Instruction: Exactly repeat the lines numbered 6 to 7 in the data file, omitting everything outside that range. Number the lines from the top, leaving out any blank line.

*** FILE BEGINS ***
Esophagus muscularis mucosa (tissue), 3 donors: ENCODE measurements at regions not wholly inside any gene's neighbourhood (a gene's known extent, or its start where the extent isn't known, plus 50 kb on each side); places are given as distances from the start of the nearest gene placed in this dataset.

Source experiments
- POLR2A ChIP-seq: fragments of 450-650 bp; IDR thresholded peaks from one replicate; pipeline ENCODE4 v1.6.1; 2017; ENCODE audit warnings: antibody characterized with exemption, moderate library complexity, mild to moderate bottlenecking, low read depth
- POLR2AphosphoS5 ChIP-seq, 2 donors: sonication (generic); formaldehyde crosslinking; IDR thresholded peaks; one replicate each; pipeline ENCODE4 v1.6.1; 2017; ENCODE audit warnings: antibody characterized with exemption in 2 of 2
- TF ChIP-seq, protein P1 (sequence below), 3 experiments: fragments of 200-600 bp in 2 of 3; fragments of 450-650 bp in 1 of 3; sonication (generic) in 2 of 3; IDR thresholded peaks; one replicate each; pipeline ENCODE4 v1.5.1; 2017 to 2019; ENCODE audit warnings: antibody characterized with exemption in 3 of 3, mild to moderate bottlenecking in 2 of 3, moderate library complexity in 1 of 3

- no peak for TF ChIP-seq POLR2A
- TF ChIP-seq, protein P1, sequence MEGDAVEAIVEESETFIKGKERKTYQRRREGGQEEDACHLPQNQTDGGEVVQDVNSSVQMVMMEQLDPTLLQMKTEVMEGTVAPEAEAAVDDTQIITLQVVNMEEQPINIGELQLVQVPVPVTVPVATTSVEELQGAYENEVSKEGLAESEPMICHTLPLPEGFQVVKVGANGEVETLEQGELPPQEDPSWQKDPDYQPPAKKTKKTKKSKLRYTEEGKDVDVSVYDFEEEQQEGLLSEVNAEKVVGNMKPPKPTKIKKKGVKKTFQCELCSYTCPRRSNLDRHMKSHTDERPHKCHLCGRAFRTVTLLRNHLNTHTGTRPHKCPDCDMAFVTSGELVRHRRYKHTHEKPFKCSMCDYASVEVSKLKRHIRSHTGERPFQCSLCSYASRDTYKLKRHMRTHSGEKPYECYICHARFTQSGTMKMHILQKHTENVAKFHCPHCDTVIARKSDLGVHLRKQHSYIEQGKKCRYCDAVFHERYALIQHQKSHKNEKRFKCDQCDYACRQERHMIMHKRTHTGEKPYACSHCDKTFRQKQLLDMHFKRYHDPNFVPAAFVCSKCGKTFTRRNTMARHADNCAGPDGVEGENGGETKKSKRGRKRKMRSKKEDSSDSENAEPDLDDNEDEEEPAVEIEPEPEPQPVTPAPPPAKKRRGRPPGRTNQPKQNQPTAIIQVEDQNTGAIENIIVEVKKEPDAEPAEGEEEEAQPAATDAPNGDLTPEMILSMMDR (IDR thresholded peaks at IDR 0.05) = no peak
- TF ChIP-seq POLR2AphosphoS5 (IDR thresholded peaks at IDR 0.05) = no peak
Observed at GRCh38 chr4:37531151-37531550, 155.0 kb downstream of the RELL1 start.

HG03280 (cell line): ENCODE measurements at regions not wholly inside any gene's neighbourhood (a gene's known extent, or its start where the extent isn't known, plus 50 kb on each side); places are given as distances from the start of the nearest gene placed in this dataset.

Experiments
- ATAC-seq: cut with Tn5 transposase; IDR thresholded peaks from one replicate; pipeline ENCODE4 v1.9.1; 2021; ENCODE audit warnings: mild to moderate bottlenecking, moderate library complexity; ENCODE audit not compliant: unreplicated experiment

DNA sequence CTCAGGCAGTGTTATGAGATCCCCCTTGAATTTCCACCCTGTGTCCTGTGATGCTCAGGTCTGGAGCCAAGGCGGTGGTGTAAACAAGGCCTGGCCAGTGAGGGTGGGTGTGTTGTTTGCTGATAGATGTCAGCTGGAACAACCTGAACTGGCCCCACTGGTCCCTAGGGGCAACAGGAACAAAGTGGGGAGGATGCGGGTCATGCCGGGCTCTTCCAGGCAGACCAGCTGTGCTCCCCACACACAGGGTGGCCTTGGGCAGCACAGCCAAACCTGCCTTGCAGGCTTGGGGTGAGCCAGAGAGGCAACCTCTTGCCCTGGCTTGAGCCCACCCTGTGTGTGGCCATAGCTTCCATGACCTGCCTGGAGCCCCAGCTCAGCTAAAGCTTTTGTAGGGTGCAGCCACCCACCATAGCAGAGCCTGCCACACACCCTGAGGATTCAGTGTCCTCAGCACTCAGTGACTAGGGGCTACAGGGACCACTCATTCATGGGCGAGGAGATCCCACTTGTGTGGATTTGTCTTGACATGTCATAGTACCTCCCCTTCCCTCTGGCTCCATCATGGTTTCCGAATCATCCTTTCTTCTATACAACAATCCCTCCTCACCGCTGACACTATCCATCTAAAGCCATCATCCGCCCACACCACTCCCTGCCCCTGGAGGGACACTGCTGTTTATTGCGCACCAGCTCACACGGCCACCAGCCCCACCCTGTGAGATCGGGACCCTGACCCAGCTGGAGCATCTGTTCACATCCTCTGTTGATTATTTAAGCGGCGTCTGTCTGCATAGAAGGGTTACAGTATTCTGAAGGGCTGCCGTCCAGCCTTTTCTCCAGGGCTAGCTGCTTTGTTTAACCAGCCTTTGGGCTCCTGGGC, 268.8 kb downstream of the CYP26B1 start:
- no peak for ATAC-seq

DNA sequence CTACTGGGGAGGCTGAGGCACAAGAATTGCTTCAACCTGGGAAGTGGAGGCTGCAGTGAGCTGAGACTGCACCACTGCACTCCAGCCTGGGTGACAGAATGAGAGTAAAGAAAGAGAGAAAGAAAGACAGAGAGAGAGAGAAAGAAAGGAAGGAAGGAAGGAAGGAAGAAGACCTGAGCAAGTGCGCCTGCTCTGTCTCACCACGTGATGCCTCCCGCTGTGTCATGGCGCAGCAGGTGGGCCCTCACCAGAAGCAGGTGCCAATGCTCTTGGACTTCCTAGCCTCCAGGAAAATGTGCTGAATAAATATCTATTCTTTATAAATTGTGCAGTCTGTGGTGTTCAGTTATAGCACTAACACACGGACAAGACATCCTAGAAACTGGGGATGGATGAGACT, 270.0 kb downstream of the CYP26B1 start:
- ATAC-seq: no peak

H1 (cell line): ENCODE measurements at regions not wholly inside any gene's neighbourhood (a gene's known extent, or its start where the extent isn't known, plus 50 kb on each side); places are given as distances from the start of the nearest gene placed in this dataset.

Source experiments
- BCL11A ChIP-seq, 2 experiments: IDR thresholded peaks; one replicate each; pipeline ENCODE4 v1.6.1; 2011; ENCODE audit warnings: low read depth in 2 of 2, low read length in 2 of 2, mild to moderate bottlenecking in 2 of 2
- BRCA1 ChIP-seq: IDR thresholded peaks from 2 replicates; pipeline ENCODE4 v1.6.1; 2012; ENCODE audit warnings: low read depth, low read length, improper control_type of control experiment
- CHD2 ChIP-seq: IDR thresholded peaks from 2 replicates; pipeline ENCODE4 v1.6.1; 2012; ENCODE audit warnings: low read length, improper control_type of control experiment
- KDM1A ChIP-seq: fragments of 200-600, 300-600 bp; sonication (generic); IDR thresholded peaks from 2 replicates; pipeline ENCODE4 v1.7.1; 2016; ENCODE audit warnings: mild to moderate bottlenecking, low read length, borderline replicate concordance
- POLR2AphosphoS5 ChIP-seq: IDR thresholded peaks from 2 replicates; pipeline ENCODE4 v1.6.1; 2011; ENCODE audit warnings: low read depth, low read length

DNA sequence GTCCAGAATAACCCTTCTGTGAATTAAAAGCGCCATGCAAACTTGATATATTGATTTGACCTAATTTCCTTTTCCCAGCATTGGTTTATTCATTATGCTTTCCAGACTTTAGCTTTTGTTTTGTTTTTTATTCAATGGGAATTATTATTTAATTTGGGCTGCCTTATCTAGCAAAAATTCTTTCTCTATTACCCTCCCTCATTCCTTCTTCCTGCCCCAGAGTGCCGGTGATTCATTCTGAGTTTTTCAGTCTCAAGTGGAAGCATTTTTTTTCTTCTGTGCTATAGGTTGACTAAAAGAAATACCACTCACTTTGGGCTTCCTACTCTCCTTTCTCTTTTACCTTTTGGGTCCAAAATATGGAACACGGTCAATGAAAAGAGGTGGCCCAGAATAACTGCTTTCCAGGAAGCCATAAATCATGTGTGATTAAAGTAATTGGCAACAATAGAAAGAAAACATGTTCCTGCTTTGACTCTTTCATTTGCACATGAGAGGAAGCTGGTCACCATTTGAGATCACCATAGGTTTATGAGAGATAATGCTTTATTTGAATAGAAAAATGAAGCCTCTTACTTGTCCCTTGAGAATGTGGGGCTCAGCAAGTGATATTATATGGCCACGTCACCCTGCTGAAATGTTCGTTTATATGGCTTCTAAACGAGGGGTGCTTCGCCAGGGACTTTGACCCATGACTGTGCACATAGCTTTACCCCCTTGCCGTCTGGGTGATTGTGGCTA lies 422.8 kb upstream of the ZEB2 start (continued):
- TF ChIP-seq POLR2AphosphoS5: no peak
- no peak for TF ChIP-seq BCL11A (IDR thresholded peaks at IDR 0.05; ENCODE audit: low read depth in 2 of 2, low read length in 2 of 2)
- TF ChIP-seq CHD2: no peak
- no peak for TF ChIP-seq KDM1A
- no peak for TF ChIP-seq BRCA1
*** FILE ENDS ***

- no peak for TF ChIP-seq POLR2A
- TF ChIP-seq, protein P1, sequence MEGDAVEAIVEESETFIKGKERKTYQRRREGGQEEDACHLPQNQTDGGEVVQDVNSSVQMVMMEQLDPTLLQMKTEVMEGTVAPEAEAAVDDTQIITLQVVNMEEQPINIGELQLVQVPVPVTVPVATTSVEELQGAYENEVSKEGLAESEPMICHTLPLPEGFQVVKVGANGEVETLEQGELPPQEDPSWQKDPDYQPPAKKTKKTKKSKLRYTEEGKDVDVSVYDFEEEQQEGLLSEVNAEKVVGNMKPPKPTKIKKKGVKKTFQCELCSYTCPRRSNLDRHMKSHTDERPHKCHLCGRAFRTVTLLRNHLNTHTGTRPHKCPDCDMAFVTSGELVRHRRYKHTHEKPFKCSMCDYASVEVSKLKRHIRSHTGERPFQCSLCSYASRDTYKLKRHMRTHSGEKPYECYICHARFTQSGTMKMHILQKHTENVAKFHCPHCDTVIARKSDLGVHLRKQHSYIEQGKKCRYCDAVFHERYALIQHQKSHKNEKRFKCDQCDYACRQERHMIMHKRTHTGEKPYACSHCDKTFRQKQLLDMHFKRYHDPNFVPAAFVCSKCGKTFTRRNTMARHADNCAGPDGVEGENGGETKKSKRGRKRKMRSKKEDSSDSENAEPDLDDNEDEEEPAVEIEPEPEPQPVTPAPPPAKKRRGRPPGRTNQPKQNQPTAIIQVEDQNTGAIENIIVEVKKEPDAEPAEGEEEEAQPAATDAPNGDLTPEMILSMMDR (IDR thresholded peaks at IDR 0.05) = no peak